Lima, Peru is an ugly city. And yet. It appears on all the most important culinary success lists.
With a third of Peru’s population packed into its urban sprawl, this is a place where form comes way before function. Then again, maybe that is part of the explanation: the people of Lima put all the beauty onto their plates… They also have:
A vast reservoir of traditional recipes.
An incredible influx of flavors and influence from the rest of the globe through immigration.
The tropical location and a huge variation in altitude which produces basically every food crop a young chef can dream of or demand.
A grand pantry of unknown and little-known herbs, fruit and vegetables in the Andes and Amazon as well as a very varied seafood offering courtesy of the Humboldt Current.
Restaurants that make
looking at Lima worthwhile
Astrid & Gastón
Peru’s foray onto the international gastronomy stage began here in 1994. Chef Gastón Acurio is married to one of the world’s best pastry chefs, the German chocolatier Astrid Gutsche and their restaurant celebrates home cooking with a twist of haute cuisine served up in a spacious 17th Century Palacio decorated in modern, minimalist style.
being the first
order the tasting menu
Chef Virgilio Martínez works with his sister Malena to discover the subtle differences and surprises of the different elevations and ecosystems of Peru have to offer. And then they introduce diners to local agriculture and ingredients.
dishes that are as beautiful as they are diverse. Expect an education.
book months in advance.
El Señorio del Sulco
An incredible location on Lima’s Malecon clifftop boulevard with views of the Pacific from the glass walls, this is the go-to for ‘Criollo’ classics. Chef Flavio Solórzano was taught by his grandmother Julia.
traditional Spanish blend and pre-Columbian Peruvian techniques and recipes.
One of the most exclusive butcheries in the world. Chef Renzo Garibaldi started inviting friends around to his La Molina grill to help him experiment with his aging process and never stopped. If you do not fancy off the beaten track a second Osso is now open in the central San Isidro district.
Maybe the best steak you will ever enjoy.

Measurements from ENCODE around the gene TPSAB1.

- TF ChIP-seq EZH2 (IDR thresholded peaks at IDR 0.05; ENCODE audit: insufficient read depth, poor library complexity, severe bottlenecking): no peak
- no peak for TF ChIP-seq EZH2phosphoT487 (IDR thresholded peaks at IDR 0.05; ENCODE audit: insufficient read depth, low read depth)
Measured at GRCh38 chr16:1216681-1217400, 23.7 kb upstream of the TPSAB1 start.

not expect authentic Peruvian cuisine.
Live like the locals and enjoy ‘picanterias’ for lunch. Drawing from Arequipa cuisine in the southern Andean foothills.
Beef ribs, Chicharron and rocoto en chupe made with Peru’s hottest native chili peppers.
expect the menu to be heavy on fabulous fish and seafood.
Reverse engineering the exotic ingredients of the Amazon to please diners with spectacular fare, Chef Pedro Miguel Schiaffino walks the fine line between genius and madness with aplomb.
A bar that has been ranked within the top 10 in the world.
expect the familiar to have received a remarkable makeover.
The king of ceviche works alone. He only opens for lunch. There is no menu. The main ingredients are strictly Dover sole and octopus. Everything depends on his mood.
Being the most fashionable food in the least fashionable neighborhood.
check out your fellow diners… They might be famous. Then again they might not be. It’s that kind of place.
Schiaffino’s more accessible restaurant, Amaz might not pull as tightly on the purse strings but it certainly does not pay any less heed to the biodiversity of the Amazon basin.
Sophisticated takes on jungle staples such as juanes, Cecina and tacacho
have a clever cocktail or two featuring equally rare Amazonian ingredients.
The Nikkei influence on fine dining started with Japanese immigrants arriving in Peru in 1889. Maido is the ultimate expression of the fusion between Japanese technique and Peruvian ingredients.
Conventionally magnificent Japanese sushi next to guinea pig confit.
be ready to experience a feast for both your eyes, soul, and belly.